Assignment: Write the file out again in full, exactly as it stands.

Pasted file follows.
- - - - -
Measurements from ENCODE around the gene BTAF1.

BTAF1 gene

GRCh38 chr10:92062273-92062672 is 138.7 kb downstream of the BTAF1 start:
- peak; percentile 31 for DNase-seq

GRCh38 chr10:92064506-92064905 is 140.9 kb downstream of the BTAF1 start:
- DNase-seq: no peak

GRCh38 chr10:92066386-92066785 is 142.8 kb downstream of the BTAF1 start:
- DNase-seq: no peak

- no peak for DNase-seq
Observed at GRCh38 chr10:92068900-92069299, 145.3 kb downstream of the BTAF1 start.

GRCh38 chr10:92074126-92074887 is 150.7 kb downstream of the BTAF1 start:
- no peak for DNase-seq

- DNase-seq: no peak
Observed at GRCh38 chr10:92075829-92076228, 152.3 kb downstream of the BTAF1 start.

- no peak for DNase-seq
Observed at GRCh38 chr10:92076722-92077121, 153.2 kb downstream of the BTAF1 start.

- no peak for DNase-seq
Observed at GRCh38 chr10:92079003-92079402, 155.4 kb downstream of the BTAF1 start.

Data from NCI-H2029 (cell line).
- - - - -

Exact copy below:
Measurements from ENCODE around the gene BTAF1.

BTAF1 gene

GRCh38 chr10:92062273-92062672 is 138.7 kb downstream of the BTAF1 start:
- peak; percentile 31 for DNase-seq

GRCh38 chr10:92064506-92064905 is 140.9 kb downstream of the BTAF1 start:
- DNase-seq: no peak

GRCh38 chr10:92066386-92066785 is 142.8 kb downstream of the BTAF1 start:
- DNase-seq: no peak

- no peak for DNase-seq
Observed at GRCh38 chr10:92068900-92069299, 145.3 kb downstream of the BTAF1 start.

GRCh38 chr10:92074126-92074887 is 150.7 kb downstream of the BTAF1 start:
- no peak for DNase-seq

- DNase-seq: no peak
Observed at GRCh38 chr10:92075829-92076228, 152.3 kb downstream of the BTAF1 start.

- no peak for DNase-seq
Observed at GRCh38 chr10:92076722-92077121, 153.2 kb downstream of the BTAF1 start.

- no peak for DNase-seq
Observed at GRCh38 chr10:92079003-92079402, 155.4 kb downstream of the BTAF1 start.

Data from NCI-H2029 (cell line).